I thought that with the momentum in the ACV program that we were finally seeing two things happen at once. Surface assault would be revitalized and we were taking the first steps at getting our armor house in order.
CoffeeJoeJava poured a ton of salt on my hopes though. Check out his comment...
I can hardly get excited about any vehicle the Marine Corps decides to acquire that does not at least advance the capabilities "generationally" than does the current vehicle. What does this thing bring in advanced capabilities? Does it "swim" faster than current model? Does it swim from further out than the current model? Does it hold more troops than the current model? No. It seems they are buying a vehicle that suits the last war again, not something that advances the current narrative of “25 miles off shore” or anything else for that matter.I need to chew on this.
Right now, all I see is another vehicle that needs a ride to a drop off point for it to swim ashore from 1-5 miles out. Another burden for our very limited "shore connectors" to have to move to shore. Our “connectors” have enough work getting the “King” (Arty) to join the fight, let alone load up some amphibious vehicles and run them to a point to launch them so they can finish the run to shore.
With the "big deck" on the horizon (25 miles) the LCACs have a 30 minute transit (one way load and sea state dependent) 10-15 minutes on the beach to offload, then a 25-30 min transit back to the ship for another load, 20-30 min to load and start over. And one LCAC at a time during the re-load period unless you are driving over one to the other. A total run will take just short of 2 hours for each load. With a big deck amphib fully loaded, we are talking 12-14 loads (no break bulk), not including the 3 pre-boats. Of course none of the LCACs land until the Beach Party is ashore to set up t he LZ’s.
According to a presentation made by CAPT Gearney in 2012 "The USN inventory of LCACs will continue to fall, as the SLEP LCACs are retired, until 2023 when the inventory will reach a low of 40 SLEP LCACs and SSC LCAC-100s. The inventory will remain at 40 until 2026 when the production of SSC LCAC-100s will begin to outnumber the retirement of SLEP LCACs. Current projections foresee the inventory rising to 60 SSC LCAC-100s in 2031 and 72 SSC LCAC-100s on 2034.(1)" That means that in 2023, we are down to 40 LCAC's to support these things....and everything else going ashore since the workhorse LCU-1600's are falling out.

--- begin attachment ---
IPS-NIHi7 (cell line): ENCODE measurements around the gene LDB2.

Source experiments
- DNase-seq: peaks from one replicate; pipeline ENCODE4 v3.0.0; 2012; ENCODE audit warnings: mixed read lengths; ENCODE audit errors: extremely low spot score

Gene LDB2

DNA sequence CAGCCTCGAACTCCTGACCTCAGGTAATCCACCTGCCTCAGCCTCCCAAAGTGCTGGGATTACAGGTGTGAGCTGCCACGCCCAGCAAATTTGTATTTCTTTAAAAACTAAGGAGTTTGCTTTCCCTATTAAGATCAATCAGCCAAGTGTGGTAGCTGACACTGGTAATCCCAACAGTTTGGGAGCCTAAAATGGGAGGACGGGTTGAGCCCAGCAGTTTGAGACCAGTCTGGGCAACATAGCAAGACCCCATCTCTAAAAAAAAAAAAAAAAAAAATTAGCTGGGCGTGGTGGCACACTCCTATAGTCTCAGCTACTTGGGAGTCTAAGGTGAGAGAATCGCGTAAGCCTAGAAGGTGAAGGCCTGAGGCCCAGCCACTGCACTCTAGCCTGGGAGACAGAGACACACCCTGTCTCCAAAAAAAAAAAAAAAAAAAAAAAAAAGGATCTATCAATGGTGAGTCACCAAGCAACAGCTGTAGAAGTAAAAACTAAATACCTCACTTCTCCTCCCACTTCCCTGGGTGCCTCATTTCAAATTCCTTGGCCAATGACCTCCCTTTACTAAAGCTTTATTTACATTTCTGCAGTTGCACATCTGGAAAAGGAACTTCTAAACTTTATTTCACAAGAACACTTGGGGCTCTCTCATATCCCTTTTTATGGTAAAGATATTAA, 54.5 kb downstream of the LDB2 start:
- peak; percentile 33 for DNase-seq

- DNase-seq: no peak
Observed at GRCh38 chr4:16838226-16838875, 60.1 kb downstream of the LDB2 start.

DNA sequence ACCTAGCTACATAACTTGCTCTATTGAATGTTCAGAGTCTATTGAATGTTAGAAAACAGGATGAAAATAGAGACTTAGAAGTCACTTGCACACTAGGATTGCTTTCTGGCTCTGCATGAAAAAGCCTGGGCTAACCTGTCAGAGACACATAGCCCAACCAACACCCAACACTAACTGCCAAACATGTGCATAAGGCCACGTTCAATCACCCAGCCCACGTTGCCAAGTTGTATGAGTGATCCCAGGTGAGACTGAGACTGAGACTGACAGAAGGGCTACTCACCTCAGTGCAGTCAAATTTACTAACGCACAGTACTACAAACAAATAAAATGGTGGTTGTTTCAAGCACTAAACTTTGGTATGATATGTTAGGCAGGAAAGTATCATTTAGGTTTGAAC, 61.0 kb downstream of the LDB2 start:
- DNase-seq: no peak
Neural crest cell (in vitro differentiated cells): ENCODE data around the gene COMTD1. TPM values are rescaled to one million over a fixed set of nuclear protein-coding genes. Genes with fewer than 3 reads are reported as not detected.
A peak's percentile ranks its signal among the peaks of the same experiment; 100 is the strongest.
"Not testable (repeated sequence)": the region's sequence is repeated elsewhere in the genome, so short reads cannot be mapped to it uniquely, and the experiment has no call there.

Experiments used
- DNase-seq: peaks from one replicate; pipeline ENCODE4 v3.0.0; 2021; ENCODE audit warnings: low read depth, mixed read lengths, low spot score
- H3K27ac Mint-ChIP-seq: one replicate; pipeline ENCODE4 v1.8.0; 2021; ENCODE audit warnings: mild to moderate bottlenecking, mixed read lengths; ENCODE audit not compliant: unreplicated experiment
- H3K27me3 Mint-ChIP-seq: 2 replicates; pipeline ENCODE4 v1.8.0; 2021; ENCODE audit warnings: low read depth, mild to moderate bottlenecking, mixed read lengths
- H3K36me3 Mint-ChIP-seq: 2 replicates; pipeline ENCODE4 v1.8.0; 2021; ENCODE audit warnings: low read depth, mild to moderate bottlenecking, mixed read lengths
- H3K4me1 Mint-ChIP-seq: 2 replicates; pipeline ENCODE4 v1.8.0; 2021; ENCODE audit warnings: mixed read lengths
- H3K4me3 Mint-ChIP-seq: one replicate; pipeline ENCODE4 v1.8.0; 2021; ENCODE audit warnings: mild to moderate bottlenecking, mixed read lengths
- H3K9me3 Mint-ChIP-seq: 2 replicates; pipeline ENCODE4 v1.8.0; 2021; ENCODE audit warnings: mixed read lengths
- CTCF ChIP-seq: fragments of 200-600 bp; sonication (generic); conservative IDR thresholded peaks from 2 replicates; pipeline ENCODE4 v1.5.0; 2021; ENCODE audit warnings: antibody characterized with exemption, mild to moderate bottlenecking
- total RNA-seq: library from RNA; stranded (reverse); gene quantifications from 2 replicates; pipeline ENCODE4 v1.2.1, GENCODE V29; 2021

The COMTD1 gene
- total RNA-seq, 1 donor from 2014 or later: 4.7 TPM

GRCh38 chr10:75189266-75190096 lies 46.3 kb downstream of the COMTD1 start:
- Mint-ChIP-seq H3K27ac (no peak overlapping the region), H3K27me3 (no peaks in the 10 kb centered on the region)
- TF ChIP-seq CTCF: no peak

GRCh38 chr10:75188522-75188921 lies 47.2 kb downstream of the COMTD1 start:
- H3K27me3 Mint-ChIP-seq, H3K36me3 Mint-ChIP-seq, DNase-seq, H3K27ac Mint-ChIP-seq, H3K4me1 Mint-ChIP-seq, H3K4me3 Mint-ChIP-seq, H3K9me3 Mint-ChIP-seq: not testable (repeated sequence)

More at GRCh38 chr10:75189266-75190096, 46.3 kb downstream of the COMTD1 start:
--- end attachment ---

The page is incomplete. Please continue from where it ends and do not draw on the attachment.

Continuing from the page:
The replacement for the LCU 1600 is "The Navy is doing preliminary design work on its Landing Craft Utility (LCU) replacement now to begin construction within about three years, in time to support one-for-one replacement on the surface connectors in 2022.(2)" Which ship is going to sacrifice well deck space for these? Four LCAC in a Wasp class LHD, four in a LSD (with false beach not installed), 2 in a LPD (San Antonio class). But with LCU's: 2 in Wasp class, 2 in LSD, 1 in LPD. And NONE in the two ship “America” class.
What the Corps needs is a vehicle that can swim fast, is heavily armed (30mm), and can carry troops to the beach from the advertised 25 mile standoff distance. Anything else is useles s.
The implications are stark. If CoffeeJoeJava is right (and I believe he is...I mean hell he gave you links!) then we're seeing the Marine Corps abandoning surface assault. Still trying to understand what this means for the future of the Marine Corps but its not good.
My initial reaction is that the Marine Corps is going away from its roots of being the best combined arms force in the world and heading toward being a light infantry ground force supported with expensive aircraft. In my opinion that is not a winning formula.